How to grow new-style leaders

Ann Edwards, practice manager at Executive Training SHL, looks for mentoring
and coaching schemes suitable for high performers in today’s international

The recent CEML report (July, Training Magazine) should act as a sobering
wake-up call for UK organisations. Already struggling in the aftermath of
recent economic and terrorist events, the report warns organisations’ troubles
are far from over if they fail to address the soft skills deficit at senior
management level currently damaging UK companies.

Organisations now have to re-evaluate the importance placed on effective
leadership and management in good times and in bad. Slowly, a shift is taking
place. As a result, the much admired pioneers and hard-nosed tycoons of the 90s
are stepping aside for a new breed of leaders – charismatic visionaries at the
helm of organisations, concentrating on values, ethics and communication.

In response, forward-thinking companies are refocusing their executive
education strategies and increasing their development budgets to include
coaching and mentoring. These are aimed at developing ‘home-grown’ talent and
retaining potential leaders in a time when CEOs are in post for an average of
just 18 months.

Short-term views

As the baby boomers reach retirement age, the challenge facing organisations
today is identifying potential leaders from a decreasing talent pool. They must
then foster them in keeping with future corporate goals and culture while
nurturing and developing the new balance of soft and hard skills needed,
including the way leaders relate to people, enthusiasm, thinking style and

Traditionally, organisations have adopted a short-term, ‘agenda-setting’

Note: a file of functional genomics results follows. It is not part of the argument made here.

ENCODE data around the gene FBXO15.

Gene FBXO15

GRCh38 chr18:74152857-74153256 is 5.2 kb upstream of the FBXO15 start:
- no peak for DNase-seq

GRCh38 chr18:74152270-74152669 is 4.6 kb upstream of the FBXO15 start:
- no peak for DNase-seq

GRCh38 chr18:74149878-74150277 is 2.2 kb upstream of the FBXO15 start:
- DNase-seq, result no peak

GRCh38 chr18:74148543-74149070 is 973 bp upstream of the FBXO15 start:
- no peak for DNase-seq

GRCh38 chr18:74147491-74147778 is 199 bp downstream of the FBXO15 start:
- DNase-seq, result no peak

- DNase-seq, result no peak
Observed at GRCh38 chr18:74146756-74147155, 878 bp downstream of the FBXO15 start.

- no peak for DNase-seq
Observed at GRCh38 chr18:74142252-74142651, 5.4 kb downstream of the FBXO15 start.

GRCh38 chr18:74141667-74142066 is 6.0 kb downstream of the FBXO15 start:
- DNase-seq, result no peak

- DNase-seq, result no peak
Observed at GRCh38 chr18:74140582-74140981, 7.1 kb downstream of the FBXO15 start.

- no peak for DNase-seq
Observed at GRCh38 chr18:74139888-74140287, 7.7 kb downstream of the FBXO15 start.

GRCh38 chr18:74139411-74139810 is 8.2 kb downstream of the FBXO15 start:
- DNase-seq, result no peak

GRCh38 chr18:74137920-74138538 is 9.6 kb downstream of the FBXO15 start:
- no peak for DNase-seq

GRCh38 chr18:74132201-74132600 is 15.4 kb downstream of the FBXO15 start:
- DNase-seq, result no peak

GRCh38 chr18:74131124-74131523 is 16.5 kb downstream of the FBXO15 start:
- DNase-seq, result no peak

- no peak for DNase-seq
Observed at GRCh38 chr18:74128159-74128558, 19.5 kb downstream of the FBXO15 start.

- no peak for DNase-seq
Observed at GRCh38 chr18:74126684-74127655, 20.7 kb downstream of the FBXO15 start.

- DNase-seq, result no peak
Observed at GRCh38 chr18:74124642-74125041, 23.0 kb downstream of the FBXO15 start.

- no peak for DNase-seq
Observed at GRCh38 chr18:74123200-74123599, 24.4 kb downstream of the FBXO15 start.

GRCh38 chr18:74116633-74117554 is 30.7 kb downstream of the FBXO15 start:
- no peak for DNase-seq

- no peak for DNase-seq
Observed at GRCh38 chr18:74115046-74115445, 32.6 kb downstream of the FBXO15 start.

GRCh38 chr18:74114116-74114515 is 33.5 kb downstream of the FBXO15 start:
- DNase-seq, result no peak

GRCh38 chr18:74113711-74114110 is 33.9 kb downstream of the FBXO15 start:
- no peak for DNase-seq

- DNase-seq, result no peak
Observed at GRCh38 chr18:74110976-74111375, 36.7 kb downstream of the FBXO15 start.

approach to the recruitment of leaders. This is epitomised by the tendency to
parachute in a replacement from outside an organisation when recruiting senior
people. However, the replacement is typically just that – someone with
identical values and leadership techniques, rather than a successor best suited
to the future goals and values of the organisation. This is the quick fix, the
expensive option. Why? Because the person best suited to the job is often
already there. You just haven’t identified them yet.

Transformational training

Developing the new generation of leaders begins very simply. You must
understand what your organisation needs, define what leadership means there and
establish what leadership skills and attributes are needed to drive the
organisation forward. This is the first step and will help you refine who your
next leader will be.

Today’s leaders still need to be traditional agenda setters, but they must
also be transformational leaders – managers who lead by example, who recognise
their core personality strengths and soft skills and are trained to use them in
their managerial capacity. By aligning soft skills and behaviours with
organisational goals in this way tomorrow’s inspirational, dynamic leaders are

With this in mind, the next step is identifying the existing talent pool.

This can be done most effectively through a comprehensive talent and
management development review using questionnaire-based methodologies and
leading-edge psychometrics and psychological assessment.

This process will help establish ‘best fits’ for roles and provide the
platform for change. Individuals must then carry the process forward by using
in-house coaching and mentoring programmes.

Support is then essential to ensure the success of the chosen leader. The role
of coach and mentor is vital at this point. Usually someone external, these
professionals provide essential, independent assistance and coach the change in
behaviour required.

In addition, a commitment to continue taking snapshots of the individual’s
progress is then needed. Traditionally, management development has been
regarded as a one-off event. However, today’s coaching and mentoring programmes
should be viewed as ongoing processes. Leaders, with the support of
organisations, need to continually ask: Where am I now? Has where I need to be
changed? If so, what do I need to do?

The sad fact is that today’s talented managers are tomorrow’s
under-performing managers, unless they adapt to ever-changing demands and adopt
new leadership approaches. However, the good news is that a more
cost-effective, homogeneous workforce is waiting just round the corner.

Just follow the leader.

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